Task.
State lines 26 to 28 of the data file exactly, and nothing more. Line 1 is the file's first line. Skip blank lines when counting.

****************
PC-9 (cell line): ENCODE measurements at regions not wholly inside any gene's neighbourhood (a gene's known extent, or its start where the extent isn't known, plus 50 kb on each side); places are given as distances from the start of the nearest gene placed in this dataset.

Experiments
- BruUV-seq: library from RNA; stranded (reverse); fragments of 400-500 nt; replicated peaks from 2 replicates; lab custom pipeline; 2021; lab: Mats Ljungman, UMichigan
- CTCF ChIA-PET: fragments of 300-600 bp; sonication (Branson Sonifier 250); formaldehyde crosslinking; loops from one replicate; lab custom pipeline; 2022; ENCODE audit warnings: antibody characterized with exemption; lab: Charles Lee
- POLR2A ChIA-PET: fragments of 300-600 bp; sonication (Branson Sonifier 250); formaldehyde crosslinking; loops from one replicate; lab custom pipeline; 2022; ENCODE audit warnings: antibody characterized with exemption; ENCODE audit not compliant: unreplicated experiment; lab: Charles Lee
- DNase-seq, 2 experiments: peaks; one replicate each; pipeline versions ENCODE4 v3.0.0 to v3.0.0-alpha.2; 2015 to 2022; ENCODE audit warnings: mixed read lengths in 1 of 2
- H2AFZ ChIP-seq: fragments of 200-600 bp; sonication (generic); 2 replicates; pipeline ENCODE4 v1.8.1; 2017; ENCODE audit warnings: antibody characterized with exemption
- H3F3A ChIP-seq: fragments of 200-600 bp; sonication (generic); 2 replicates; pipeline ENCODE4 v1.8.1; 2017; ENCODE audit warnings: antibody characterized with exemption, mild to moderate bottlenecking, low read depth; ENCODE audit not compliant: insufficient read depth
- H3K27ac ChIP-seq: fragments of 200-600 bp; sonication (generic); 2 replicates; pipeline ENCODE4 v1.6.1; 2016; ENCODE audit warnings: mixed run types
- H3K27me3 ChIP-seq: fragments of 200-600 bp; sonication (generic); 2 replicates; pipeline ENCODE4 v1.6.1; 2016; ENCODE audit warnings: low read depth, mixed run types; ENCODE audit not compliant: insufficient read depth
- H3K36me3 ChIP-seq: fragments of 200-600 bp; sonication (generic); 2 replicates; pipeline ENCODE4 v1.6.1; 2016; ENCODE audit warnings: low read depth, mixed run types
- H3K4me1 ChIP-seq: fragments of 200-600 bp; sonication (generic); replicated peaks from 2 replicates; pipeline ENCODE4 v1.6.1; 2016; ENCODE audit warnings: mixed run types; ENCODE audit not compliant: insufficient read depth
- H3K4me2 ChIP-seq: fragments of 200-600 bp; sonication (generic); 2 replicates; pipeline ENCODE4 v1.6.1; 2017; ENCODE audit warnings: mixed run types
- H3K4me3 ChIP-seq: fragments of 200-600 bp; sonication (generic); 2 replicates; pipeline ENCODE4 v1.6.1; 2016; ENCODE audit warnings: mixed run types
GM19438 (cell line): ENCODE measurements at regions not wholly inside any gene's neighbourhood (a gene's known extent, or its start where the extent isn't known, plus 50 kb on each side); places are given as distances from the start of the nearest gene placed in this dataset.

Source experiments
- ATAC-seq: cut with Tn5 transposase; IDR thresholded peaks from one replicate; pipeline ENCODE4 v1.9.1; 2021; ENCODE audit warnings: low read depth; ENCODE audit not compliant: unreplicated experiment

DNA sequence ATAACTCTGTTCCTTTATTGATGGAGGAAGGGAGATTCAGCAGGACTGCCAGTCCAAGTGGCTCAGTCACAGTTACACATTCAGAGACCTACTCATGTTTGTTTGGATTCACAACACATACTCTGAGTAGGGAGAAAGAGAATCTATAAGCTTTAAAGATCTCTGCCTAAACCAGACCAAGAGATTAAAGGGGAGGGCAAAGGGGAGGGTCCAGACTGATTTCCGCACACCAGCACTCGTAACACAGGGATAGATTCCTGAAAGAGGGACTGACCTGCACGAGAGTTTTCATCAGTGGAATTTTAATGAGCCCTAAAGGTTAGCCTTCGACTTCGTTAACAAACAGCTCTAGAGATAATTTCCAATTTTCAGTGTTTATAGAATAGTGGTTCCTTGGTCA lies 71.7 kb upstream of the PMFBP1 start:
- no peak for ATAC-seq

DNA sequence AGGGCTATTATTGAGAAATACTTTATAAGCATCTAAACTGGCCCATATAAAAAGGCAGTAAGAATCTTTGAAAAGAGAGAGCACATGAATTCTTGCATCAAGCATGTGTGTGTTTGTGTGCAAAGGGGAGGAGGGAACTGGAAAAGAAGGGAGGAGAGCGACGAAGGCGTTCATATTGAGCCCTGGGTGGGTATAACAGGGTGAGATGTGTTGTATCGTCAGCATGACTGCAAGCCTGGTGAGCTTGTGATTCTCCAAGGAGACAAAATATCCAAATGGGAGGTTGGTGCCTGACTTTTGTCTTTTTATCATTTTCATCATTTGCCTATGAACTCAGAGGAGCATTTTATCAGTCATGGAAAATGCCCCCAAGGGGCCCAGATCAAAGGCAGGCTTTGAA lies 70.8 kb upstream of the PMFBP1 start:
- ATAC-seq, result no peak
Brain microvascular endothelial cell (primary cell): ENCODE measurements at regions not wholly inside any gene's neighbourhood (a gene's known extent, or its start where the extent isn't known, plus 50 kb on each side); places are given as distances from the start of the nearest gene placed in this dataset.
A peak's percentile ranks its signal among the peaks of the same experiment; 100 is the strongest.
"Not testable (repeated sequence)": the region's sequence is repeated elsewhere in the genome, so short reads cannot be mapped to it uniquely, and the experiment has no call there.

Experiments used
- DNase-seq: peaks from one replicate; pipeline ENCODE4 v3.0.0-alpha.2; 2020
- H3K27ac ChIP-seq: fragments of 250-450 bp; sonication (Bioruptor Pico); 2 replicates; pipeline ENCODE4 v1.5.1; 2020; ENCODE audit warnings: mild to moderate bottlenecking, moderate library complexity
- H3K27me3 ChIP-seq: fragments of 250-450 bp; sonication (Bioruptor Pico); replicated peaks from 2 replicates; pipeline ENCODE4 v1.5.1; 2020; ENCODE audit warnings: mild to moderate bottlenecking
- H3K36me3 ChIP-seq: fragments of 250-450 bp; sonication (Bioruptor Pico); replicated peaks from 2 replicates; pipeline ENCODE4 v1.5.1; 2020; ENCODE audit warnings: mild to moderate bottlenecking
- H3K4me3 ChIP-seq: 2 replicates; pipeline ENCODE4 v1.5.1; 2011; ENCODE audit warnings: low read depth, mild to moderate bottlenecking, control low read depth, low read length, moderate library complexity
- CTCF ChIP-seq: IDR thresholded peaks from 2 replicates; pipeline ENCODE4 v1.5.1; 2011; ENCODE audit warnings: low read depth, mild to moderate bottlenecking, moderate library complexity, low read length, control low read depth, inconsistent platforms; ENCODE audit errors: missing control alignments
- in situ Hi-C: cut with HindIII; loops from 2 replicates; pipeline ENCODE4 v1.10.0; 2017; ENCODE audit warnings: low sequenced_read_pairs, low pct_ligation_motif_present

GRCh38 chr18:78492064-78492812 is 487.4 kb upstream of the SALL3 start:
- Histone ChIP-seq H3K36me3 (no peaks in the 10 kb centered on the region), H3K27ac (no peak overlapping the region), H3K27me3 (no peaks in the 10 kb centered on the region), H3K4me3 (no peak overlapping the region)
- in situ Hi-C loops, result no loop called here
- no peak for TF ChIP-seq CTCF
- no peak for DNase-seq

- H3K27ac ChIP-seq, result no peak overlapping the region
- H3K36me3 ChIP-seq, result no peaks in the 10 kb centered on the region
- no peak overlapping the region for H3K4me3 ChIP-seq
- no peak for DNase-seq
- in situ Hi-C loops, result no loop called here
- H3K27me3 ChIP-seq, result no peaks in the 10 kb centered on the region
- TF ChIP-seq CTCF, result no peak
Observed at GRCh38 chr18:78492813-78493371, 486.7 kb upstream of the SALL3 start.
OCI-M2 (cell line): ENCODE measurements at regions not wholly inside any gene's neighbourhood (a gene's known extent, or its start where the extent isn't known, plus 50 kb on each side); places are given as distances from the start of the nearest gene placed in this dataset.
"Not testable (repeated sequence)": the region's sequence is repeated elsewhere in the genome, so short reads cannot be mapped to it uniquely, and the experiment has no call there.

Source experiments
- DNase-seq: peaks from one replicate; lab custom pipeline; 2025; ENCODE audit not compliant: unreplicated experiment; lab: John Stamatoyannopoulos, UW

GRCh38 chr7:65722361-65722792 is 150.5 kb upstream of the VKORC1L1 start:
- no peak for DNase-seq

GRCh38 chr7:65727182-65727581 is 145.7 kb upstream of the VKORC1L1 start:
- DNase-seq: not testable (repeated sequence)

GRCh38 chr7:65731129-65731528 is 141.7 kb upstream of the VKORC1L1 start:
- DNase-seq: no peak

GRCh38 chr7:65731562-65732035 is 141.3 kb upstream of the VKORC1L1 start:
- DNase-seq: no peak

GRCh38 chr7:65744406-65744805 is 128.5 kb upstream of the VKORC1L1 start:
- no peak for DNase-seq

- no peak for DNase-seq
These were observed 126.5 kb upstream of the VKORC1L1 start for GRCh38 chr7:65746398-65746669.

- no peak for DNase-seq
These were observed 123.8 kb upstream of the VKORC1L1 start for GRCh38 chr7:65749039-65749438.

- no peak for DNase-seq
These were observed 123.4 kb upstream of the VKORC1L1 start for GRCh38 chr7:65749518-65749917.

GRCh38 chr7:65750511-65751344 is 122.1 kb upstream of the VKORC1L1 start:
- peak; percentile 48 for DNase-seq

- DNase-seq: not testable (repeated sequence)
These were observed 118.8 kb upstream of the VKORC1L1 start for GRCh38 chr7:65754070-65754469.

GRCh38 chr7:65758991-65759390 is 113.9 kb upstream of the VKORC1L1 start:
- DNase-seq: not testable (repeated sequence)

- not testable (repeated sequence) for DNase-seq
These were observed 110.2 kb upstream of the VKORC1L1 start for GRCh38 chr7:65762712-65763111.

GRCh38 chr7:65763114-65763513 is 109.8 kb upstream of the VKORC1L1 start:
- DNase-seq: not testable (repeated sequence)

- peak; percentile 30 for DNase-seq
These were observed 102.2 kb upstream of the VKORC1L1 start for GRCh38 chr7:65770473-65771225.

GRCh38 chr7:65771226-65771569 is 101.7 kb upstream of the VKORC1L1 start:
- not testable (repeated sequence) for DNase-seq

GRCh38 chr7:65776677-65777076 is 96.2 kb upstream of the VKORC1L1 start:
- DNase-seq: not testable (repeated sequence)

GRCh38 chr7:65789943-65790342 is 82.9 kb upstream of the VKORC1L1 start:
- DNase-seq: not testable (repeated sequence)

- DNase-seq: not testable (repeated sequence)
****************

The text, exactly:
- DNase-seq: peaks from one replicate; pipeline ENCODE4 v3.0.0-alpha.2; 2020
- H3K27ac ChIP-seq: fragments of 250-450 bp; sonication (Bioruptor Pico); 2 replicates; pipeline ENCODE4 v1.5.1; 2020; ENCODE audit warnings: mild to moderate bottlenecking, moderate library complexity
- H3K27me3 ChIP-seq: fragments of 250-450 bp; sonication (Bioruptor Pico); replicated peaks from 2 replicates; pipeline ENCODE4 v1.5.1; 2020; ENCODE audit warnings: mild to moderate bottlenecking